A Rothbardian Take on Negative Interest Rates
Joe Weisenthal, who made his name in financial circles while an editor at Business Insider from 2008–2014, has been wondering aloud on his popular Twitter account why so many analysts think it’s weird for the world to be experiencing negative interest rates. Since Weisenthal has collected his thoughts into a recent article at Bloomberg, it’s worthwhile to analyze them from a Rothbardian perspective.
As we’ll see, Weisenthal is fuzzy on several key distinctions, but his basic intuition does serve to illustrate a problem with the conventional understanding of (fractional reserve) banking. Specifically, Weisenthal is right to think that rich people should have to pay to warehouse their wealth, but he’s wrong to think that this phenomenon should be classified as “negative interest rates.”
Weisenthal’s Perspective on Negative Interest Rates
Let me provide some lengthy excerpts from Weisenthal’s column to fairly portray his approach:
Imagine … a time before the existence of a financial system. Rather than people accumulating wealth in pieces of paper (cash, bonds, stocks, etc.), the main way to build up wealth is to buy lots of physical things. Mansions, art, stores of grain, and so on. It should be obvious that this kind of wealth costs money to maintain. It degrades. You have to pay security guards. It can all go up in smoke in a fire. You can keep your wealth in physical things, but you’ll constantly pay a price for that — a negative interest rate, if you will.
Of course, all this exists today. If you want to hold gold and watches and sentimental things at a bank, you pay to rent a safe deposit box. If you want to hold oil or grain to use it or sell it next year, you can pay for storage in a tank or some other facility. And if there’s a surge in the supply of oil or a bumper crop of grain, and storage capacity is scarce, then you can expect to pay even more for warehousing capacity…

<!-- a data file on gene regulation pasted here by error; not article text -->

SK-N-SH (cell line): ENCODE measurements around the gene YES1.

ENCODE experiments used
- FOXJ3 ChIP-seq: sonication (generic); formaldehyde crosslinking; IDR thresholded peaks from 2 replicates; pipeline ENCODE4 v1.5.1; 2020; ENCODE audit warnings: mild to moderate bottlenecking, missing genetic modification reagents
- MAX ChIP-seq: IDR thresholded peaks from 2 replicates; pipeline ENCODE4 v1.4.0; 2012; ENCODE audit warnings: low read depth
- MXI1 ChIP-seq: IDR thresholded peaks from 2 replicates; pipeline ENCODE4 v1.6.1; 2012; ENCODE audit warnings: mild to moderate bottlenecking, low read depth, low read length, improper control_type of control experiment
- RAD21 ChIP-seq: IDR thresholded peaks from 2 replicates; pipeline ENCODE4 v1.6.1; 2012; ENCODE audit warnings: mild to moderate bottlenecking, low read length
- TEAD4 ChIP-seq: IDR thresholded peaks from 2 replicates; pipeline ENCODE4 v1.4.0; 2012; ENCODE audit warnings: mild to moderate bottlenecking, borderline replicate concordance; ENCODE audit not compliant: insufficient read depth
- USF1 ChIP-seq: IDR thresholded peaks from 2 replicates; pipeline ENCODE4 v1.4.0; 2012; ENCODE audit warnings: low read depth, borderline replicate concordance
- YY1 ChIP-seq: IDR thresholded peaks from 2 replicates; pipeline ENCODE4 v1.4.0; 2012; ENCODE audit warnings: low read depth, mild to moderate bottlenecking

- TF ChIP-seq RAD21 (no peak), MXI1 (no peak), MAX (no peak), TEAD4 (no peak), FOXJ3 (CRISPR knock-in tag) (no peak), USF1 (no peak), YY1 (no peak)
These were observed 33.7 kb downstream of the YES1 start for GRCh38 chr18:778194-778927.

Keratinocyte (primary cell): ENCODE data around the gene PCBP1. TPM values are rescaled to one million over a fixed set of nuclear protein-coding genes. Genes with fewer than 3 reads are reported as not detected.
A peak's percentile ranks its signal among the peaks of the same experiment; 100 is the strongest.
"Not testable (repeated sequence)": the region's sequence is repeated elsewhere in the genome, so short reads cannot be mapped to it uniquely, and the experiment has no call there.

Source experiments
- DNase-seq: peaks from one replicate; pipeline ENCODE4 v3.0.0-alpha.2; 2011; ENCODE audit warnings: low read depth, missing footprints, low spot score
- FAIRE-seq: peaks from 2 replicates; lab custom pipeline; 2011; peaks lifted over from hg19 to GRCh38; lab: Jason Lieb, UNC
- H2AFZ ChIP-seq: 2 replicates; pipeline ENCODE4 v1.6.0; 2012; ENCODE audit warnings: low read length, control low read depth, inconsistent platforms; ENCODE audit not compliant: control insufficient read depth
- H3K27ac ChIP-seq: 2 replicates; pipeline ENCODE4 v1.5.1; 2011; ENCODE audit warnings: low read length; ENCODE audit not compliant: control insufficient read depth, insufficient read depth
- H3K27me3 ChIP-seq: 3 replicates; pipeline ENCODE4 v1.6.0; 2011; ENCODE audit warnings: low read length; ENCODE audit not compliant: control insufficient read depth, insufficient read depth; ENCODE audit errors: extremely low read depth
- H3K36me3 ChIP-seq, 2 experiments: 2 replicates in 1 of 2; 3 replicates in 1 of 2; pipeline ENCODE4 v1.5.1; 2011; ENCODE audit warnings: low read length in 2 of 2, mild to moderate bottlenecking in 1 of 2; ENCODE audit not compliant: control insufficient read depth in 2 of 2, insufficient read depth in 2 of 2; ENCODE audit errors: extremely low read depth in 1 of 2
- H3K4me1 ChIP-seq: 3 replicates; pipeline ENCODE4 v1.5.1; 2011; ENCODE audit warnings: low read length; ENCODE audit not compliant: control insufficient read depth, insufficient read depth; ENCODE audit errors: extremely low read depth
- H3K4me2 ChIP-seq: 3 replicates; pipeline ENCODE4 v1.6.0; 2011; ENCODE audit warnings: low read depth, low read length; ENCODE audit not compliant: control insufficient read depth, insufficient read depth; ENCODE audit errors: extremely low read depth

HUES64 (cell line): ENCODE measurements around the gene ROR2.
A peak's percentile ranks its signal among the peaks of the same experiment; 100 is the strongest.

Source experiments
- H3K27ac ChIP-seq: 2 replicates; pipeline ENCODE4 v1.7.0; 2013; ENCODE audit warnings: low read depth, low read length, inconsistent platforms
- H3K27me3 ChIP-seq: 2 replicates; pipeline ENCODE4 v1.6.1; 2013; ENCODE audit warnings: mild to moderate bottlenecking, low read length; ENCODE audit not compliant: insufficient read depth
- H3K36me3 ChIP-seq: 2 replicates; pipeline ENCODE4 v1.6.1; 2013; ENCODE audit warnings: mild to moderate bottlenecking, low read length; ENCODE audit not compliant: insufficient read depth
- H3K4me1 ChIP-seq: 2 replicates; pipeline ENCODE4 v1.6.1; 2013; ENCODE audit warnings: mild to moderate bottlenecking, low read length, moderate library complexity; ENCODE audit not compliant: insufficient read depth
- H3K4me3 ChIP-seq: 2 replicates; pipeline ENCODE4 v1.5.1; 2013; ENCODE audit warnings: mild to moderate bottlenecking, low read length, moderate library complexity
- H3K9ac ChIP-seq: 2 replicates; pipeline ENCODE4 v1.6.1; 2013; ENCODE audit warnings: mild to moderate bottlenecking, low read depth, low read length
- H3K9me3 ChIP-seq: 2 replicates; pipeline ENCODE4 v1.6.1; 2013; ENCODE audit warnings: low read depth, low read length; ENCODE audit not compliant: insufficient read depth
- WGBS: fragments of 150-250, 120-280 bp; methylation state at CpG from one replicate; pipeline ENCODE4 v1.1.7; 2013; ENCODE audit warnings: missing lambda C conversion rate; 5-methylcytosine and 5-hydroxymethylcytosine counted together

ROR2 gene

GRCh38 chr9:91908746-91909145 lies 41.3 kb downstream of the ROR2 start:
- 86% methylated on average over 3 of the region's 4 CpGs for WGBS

But this is money we’re talking about! Why are we even talking about a storage fee? We all know that money in the modern era is just an entry in some digital ledger on the servers of a bank…
Well, it’s important to remember that money in the bank isn’t really something you have. It’s something that you are owed. When you log into your bank and see that you have $10,000 in your savings account, what that means is that your bank owes you $10,000.
And where does the bank get the money to pay you? From the entities that owe the bank money…
In other words, to store money at a bank requires the existence of some other borrowers who will pay the bank. As such, just as you’ll pay more to store grain when grain is abundant and warehouse space is scarce, you have to pay more to hold money when savings are abundant but demand for borrowing is scarce. [Weisenthal, bold added.]
Weisenthal’s reflections at first sound pretty insightful, and it is refreshing whenever someone approaches financial topics from “outside the box.” Unfortunately, I think Weisenthal’s analysis is quite fuzzy, because he’s mixing up a few related, but distinct, issues.
Depositing Money versus Lending Money to the Bank
The fundamental problem with Weisenthal’s commentary is that he throws the physical warehousing of wealth into the same category as lending money to a bank, and thinks “the interest rate” is the way to handle the payment flows in both cases.